Coping with Debt

Jerry Kennard Health Pro
  • If the current financial crisis tells us anything, it's that anyone can get into debt. Despite this, the sad fact remains that people with mental health problems are up to three times more likely to find themselves in debt. There are a number of reasons. Sometimes work ends because illness starts. Sometimes low incomes are so inflexible that once a debt begins it's hard to shake off. Sometimes illness itself is the trigger for debt accumulation, as may happen with bipolar disorder.

     

    The writer and author Clare Allan, recently wrote a short newspaper column about her experience of instant debt accumulation. Clare described the appeal of credit cards as, "an immediate, reliable and less stigmatizing option than an application for disability benefits, especially for someone who may not consider themselves to have a mental health problem." Clare accepted a variety of credit card offers at the same time and, during a three day binge of internet shopping, accumulated over $16,000 of debt.

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    Stories like this are all too common. Credit can be found easily and, coupled with mental health problems, can quickly lead to debt. In turn, coping both with debt and mental ill health becomes a vicious cycle that is hard to resolve.

     

    During a financial downturn one of the first services to be hit is mental health. This of course is the time when services are often most needed, but finding a specialist who can help with debt problems is often needed well before mental health specialists get involved. In fact solving a debt crisis may arguably avoid the need for mental health services at all.

     

    If you are in debt and you are looking for ways to deal with this, there are some simple steps you can take. Take a look at the debts you have and sort them into priority and non-priority categories. Priority debts will be those which, if you don't do something very quickly, will trigger immediate legal action, or loss of some vital services to your home and family. Of course if you can find someone to help with this task, now is the time to use them, especially if they have skills in debt relief negotiation. Do be very cautious about companies or individuals who promote themselves as debt consolidation agencies or debt counselors. Often, these are little more than loan companies who charge a hefty fee for their services.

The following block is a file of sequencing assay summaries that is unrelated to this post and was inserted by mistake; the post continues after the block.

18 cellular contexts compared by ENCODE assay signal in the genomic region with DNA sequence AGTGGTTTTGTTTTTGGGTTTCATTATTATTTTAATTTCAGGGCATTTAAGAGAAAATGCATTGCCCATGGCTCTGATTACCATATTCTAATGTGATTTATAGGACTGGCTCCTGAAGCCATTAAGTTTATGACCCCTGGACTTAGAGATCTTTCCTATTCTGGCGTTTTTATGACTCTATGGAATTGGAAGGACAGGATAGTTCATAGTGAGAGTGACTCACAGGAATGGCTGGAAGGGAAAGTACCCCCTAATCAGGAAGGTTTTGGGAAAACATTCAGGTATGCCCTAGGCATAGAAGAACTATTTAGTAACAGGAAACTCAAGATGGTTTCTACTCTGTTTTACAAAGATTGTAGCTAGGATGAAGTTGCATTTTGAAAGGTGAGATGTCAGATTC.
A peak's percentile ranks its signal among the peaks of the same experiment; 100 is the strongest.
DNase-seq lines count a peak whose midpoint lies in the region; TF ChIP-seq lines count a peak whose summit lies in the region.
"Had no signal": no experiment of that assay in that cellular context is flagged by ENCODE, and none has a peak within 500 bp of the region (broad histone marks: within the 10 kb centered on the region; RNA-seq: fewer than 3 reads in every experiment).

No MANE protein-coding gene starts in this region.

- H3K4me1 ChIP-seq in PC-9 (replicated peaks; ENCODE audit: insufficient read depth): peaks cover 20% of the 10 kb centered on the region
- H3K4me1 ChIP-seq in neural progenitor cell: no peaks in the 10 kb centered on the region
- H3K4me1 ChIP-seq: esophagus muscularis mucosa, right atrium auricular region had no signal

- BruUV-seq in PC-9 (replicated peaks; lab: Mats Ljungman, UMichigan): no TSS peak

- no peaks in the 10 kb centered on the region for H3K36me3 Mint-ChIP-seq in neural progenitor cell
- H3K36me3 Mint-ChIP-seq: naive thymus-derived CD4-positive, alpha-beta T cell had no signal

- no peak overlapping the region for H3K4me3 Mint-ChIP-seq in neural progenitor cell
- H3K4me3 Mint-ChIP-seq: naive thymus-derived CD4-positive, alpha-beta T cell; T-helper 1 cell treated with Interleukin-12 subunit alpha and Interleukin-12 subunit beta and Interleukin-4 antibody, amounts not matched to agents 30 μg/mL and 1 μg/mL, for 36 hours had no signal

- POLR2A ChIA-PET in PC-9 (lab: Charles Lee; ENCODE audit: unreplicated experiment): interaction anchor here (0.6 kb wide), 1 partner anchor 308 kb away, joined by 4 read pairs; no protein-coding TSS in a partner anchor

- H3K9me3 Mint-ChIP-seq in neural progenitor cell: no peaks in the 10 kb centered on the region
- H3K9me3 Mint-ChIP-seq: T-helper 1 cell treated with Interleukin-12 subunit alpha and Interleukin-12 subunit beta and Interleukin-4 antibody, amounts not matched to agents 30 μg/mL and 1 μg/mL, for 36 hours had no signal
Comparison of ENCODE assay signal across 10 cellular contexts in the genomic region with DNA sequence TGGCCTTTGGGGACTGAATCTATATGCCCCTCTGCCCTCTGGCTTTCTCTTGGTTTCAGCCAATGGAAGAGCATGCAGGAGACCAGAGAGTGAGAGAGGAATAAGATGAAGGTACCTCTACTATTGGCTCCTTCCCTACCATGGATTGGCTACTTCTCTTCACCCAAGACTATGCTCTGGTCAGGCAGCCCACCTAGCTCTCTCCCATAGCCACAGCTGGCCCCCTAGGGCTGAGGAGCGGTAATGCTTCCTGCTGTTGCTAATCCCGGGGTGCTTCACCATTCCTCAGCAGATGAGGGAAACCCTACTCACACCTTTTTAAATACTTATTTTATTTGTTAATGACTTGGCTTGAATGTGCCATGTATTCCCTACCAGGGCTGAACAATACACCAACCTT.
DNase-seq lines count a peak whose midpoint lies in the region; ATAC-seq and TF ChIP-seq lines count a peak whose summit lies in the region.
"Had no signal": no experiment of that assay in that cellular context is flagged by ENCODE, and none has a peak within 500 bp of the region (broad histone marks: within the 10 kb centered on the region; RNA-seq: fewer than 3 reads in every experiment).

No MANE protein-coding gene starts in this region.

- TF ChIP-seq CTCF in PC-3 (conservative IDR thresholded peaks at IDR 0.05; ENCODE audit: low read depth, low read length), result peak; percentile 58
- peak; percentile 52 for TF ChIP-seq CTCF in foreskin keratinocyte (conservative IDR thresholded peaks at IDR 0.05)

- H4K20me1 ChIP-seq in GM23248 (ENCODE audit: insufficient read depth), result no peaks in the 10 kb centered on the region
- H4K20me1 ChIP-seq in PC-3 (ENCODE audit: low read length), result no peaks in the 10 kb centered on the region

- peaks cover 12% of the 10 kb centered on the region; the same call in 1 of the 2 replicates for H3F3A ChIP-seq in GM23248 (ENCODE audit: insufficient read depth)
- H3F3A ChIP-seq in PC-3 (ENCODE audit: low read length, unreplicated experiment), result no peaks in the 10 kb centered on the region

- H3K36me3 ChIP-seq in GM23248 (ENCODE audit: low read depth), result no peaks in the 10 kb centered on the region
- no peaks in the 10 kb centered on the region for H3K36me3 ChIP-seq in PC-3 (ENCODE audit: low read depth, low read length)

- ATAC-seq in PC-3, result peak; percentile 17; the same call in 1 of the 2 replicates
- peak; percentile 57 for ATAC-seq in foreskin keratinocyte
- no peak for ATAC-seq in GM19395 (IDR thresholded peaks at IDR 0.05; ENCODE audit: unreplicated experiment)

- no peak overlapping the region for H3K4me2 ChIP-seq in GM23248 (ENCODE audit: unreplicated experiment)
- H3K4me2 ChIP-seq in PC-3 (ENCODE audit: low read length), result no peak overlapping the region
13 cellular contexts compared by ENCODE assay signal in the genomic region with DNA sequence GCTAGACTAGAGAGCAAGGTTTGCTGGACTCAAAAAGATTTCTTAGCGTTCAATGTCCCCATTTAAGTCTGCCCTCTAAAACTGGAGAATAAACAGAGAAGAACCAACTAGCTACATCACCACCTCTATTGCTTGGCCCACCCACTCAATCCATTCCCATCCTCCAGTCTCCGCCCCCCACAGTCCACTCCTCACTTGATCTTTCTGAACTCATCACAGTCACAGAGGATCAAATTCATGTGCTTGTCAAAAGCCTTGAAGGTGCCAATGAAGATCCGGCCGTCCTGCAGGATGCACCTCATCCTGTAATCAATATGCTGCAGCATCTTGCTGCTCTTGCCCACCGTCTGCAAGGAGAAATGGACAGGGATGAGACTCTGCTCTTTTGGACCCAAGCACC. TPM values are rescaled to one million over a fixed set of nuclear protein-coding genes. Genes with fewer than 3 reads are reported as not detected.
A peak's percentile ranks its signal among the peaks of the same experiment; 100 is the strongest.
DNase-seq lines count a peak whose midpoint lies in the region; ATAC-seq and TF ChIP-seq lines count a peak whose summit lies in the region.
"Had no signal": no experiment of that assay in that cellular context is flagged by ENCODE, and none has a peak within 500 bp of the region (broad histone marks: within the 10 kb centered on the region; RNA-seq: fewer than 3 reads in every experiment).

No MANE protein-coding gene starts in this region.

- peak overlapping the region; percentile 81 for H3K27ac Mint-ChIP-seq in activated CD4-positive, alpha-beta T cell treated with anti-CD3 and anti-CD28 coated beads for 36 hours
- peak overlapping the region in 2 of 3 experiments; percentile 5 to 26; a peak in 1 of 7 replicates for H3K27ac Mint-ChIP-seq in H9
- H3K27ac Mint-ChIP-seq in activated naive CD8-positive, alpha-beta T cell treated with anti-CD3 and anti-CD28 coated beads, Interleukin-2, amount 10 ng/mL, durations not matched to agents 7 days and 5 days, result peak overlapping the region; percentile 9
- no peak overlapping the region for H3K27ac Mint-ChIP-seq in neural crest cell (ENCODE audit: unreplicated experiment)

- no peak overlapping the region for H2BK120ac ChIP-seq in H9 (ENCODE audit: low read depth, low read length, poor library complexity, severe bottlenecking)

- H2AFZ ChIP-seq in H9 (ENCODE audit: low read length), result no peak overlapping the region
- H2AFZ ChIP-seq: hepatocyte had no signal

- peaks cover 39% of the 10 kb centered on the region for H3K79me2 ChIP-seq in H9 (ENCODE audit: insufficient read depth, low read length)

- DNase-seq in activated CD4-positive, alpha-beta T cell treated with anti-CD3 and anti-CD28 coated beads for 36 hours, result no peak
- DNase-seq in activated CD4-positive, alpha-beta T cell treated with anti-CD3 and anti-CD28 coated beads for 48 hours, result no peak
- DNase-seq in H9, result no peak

If you want to try to manage the situation yourself the key is not to panic and to be honest in your dealings with creditors. If you've just been on a spending spree, consider returning products and getting a financial refund.

     

    Most reputable companies are used to working with people who have difficulties paying. Some even employ their own debt advisors who can be helpful. Again, be a little careful as their main priority may not be your overall welfare. On the whole, companies would rather negotiate a deal with you than to take your debt to court - a costly business. So, begin the process of debt repayment by contacting the people on your priority list. You may also find that a letter from your doctor confirming a health problem can help. Be straight forward and honest but show willingness to find a solution to the problem. Unless your case is exceptional you should never expect the company to simply write off your debt.

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    The worst thing anyone can do with debt is to borrow more money in order to pay the bills. This is a short term solution and one that is bound to worsen over time. Help and advice is on the web. Although I can't personally endorse these sites you might like to check out DebtAdvice.org, The National Foundation for Credit Counseling, Consumer Credit Counseling Services.

Published On: January 08, 2009